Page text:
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BMC Public Health. 2008 Jun 4;8:198. doi: 10.1186/1471-2458-8-198.

Adverse childhood experiences and prescription drug use in a cohort study of adult HMO patients.

Author information

1
National Center for Chronic Disease Prevention and Health Promotion, Centers for Disease Control and Prevention, Atlanta, Georgia, USA. rfa1@cdc.gov

Abstract

BACKGROUND:

Prescription drugs account for approximately 11% of national health expenditures. Prior research on adverse childhood experiences (ACEs), which include common forms of child maltreatment and related traumatic stressors, has linked them to numerous health problems. However, data about the relationship of these experiences to prescription drug use are scarce.

METHOD:

We used the ACE Score (an integer count of 8 different categories of ACEs) as a measure of cumulative exposure to traumatic stress during childhood. We prospectively assessed the relationship of the Score to prescription drug use in a cohort of 15,033 adult HMO patients (mean follow-up: 6.1 years) and assessed mediation of this relationship by documented ACE-related health and social problems.

RESULTS:

Nearly 1.2 million prescriptions were recorded; prescriptions rates increased in a graded fashion as the ACE Score increased (p for trend < 0.0001). Compared to persons with an ACE Score of 0, persons with a Score > or = 5 had rates increased by 40%; graded relationships were seen for all age groups (18-44, 45-64, and 65-89 years) (p for trend < 0.01). Graded relationships were observed for the risk of being in the upper decile of number of classes of drugs used; persons with scores of > or = 5 had this risk increased 2-fold. Adjustment for ACE-related health problems reduced the strength of the associations by more than 60%.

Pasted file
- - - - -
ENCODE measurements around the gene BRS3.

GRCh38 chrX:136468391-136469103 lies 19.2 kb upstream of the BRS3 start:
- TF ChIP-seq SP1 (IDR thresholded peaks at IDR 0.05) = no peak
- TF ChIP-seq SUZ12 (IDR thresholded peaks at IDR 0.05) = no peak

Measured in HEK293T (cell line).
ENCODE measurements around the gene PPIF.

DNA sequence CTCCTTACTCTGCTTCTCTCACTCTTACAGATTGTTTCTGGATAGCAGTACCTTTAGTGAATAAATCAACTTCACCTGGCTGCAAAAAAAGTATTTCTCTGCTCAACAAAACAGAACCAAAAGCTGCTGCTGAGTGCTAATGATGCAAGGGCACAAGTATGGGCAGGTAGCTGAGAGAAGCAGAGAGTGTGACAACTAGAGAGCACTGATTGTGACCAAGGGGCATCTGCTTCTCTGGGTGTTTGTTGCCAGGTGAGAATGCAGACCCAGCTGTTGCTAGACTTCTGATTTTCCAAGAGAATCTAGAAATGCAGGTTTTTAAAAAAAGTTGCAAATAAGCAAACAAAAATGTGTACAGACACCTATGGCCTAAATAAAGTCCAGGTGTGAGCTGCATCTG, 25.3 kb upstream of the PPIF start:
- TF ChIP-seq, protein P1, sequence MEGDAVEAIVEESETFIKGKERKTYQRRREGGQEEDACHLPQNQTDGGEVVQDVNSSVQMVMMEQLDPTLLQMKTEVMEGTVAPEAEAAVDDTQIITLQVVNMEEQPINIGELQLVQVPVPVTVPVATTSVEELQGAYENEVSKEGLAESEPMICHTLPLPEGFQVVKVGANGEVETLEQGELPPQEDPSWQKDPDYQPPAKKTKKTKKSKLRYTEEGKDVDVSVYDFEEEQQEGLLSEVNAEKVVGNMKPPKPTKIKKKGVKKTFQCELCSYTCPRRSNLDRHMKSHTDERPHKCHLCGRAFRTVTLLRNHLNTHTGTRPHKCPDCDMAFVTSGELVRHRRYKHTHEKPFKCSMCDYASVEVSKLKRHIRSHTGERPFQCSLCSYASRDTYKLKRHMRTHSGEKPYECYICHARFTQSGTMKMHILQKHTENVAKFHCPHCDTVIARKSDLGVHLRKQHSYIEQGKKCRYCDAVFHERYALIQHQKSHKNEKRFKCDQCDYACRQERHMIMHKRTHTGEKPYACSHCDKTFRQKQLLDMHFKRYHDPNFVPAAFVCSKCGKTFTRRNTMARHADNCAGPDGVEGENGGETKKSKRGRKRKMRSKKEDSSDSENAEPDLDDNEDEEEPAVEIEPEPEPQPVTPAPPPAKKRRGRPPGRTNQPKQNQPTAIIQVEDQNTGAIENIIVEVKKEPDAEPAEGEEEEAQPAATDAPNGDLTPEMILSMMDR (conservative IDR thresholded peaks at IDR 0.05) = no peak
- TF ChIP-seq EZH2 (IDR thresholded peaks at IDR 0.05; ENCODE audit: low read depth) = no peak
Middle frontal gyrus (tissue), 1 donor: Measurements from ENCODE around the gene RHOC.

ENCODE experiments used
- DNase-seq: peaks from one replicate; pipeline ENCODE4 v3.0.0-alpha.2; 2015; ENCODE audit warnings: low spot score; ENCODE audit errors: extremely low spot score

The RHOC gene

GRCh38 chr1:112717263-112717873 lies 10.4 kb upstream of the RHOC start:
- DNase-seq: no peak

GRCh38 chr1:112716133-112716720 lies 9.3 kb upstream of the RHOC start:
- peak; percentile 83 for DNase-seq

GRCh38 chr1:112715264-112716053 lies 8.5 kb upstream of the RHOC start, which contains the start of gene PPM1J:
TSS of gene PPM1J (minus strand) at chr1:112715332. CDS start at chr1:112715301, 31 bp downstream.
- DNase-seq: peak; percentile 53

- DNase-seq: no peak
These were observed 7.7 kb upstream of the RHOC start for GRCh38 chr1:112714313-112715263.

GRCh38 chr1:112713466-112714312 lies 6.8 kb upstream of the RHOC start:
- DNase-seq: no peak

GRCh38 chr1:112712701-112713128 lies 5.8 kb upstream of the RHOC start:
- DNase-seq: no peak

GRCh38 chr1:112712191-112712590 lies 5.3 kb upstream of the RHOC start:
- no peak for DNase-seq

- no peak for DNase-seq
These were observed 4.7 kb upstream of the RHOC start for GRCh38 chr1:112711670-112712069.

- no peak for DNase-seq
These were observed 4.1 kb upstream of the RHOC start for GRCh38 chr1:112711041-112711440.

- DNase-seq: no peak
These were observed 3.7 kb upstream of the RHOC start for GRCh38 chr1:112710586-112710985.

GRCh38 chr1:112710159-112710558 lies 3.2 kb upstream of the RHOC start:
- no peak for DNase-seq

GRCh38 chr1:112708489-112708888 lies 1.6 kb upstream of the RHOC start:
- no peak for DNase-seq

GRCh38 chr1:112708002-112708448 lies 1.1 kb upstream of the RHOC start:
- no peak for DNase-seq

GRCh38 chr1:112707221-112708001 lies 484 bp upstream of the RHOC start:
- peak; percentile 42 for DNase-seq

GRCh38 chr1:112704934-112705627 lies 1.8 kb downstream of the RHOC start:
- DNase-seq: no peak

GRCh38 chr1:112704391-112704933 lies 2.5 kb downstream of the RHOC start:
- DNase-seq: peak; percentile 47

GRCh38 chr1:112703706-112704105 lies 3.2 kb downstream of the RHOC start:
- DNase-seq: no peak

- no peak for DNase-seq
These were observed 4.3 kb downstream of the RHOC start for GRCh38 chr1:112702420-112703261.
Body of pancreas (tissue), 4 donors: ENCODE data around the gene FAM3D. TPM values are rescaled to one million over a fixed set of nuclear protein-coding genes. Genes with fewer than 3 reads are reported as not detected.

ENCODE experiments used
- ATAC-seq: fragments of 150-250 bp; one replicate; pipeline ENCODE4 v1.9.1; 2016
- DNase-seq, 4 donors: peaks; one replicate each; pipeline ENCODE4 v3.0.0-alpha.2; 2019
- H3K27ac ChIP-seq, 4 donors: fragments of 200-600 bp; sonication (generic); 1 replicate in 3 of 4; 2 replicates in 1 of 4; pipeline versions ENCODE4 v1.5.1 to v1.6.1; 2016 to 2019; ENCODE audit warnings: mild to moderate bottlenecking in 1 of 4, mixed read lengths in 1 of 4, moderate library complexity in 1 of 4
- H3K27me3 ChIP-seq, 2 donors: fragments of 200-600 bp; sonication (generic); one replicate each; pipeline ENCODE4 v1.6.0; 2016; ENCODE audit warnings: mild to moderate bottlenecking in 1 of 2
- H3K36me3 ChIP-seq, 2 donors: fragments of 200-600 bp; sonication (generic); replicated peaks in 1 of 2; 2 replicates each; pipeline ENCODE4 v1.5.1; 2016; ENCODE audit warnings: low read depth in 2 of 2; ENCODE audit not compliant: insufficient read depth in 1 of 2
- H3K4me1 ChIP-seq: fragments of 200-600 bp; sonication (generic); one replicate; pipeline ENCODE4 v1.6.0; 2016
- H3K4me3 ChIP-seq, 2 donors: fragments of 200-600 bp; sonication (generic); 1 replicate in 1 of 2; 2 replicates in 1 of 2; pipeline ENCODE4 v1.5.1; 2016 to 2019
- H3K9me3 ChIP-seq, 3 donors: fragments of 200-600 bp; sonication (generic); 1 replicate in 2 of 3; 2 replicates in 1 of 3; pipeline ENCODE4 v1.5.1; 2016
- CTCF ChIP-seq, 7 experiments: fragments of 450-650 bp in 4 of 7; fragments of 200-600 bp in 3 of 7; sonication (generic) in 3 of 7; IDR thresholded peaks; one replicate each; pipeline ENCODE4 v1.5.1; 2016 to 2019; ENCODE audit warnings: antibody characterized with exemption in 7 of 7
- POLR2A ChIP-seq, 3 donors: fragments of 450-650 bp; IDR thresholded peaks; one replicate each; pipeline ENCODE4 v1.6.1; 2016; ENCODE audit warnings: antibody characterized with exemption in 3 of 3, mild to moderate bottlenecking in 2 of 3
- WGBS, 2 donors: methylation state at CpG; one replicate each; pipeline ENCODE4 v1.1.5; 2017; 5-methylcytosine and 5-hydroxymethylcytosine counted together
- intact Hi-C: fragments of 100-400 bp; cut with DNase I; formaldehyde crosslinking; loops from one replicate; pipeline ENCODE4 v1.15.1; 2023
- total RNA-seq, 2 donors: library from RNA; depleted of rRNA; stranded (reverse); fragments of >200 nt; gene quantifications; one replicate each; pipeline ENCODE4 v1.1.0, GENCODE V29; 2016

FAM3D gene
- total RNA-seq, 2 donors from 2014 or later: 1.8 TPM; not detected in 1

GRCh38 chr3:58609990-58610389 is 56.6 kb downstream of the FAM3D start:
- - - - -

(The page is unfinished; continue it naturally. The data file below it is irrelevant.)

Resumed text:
CONCLUSION:

ACEs substantially increase the number of prescriptions and classes of drugs used for as long as 7 or 8 decades after their occurrence. The increases in prescription drug use were largely mediated by documented ACE-related health and social problems.

PMID:
18533034
PMCID:
PMC2440750
DOI:
10.1186/1471-2458-8-198
[Indexed for MEDLINE]
Free PMC Article
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